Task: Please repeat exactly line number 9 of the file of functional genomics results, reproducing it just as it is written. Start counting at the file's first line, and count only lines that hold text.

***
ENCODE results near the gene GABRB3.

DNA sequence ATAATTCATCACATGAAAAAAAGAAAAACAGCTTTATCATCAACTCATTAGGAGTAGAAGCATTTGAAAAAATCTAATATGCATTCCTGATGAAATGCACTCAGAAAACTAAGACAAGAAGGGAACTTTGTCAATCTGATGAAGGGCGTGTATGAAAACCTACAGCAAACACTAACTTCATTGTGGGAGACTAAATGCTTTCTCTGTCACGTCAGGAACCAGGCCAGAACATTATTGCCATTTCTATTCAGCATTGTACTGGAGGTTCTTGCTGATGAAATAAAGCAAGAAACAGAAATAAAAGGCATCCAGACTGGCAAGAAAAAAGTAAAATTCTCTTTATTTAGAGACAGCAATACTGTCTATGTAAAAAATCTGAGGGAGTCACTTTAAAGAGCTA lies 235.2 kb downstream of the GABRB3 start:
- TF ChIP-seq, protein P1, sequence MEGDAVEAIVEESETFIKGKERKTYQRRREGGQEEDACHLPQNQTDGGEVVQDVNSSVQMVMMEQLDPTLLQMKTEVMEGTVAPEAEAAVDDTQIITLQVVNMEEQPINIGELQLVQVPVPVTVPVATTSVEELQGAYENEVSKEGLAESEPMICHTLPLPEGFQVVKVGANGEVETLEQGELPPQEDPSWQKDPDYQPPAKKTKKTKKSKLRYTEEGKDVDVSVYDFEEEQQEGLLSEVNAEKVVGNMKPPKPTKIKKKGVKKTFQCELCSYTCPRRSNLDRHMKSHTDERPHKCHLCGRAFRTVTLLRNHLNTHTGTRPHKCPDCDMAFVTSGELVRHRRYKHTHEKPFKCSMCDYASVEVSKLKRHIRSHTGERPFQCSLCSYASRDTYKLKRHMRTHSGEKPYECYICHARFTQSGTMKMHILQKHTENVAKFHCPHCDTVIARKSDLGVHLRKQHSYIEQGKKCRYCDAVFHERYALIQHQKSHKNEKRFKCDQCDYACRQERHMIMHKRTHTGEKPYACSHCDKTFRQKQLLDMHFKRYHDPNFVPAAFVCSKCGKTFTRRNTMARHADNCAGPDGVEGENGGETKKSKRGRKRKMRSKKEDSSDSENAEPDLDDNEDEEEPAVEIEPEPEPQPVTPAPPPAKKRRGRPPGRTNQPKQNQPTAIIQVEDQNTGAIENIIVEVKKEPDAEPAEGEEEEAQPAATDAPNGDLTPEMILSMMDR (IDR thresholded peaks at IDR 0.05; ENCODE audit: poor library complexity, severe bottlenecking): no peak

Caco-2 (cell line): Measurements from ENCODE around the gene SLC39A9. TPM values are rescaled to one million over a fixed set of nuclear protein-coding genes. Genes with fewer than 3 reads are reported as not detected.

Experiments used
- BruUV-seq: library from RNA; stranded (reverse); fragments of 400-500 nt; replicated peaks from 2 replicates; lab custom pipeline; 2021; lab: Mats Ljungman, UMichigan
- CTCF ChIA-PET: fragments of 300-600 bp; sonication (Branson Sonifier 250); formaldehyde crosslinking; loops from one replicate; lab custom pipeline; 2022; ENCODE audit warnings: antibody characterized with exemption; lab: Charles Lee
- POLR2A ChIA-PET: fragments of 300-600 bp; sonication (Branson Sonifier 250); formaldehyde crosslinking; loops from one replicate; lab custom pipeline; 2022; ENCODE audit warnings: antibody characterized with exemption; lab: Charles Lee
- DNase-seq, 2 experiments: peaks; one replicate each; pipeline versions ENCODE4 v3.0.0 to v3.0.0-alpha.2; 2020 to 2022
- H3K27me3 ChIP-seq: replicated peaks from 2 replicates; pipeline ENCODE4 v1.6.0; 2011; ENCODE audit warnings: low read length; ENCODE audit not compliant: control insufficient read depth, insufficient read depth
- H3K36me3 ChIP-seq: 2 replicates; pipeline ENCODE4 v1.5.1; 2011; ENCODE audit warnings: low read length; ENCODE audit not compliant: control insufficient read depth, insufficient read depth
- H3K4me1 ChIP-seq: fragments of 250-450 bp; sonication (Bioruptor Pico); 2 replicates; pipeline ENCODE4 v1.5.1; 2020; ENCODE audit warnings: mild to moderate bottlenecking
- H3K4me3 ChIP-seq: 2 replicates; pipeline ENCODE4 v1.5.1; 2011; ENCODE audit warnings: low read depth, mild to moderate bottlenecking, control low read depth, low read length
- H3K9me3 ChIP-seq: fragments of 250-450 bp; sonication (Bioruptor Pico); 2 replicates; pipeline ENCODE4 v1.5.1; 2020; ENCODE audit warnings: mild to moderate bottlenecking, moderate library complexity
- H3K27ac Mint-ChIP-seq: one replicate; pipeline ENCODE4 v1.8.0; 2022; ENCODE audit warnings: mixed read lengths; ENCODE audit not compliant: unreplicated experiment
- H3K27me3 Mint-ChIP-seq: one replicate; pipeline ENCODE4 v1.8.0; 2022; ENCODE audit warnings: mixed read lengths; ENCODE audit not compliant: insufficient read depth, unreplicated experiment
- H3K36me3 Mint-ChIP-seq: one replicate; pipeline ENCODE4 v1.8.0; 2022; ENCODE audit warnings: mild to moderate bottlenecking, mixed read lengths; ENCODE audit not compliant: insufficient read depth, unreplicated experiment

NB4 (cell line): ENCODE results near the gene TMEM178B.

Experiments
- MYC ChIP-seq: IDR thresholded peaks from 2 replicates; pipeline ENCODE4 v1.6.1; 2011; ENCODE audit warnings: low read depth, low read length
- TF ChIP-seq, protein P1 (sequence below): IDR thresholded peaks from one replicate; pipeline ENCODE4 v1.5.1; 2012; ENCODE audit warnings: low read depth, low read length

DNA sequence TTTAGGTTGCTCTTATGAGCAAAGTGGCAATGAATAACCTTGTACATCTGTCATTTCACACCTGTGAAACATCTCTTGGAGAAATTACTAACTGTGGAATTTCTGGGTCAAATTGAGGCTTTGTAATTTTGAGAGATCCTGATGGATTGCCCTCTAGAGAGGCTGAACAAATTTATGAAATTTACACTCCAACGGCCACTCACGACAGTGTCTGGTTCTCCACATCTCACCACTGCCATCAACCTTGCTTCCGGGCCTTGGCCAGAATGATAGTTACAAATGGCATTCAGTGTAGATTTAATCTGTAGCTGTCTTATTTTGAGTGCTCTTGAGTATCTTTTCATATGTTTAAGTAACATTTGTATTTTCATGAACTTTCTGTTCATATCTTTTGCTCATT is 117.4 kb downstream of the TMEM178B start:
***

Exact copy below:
- DNase-seq, 2 experiments: peaks; one replicate each; pipeline versions ENCODE4 v3.0.0 to v3.0.0-alpha.2; 2020 to 2022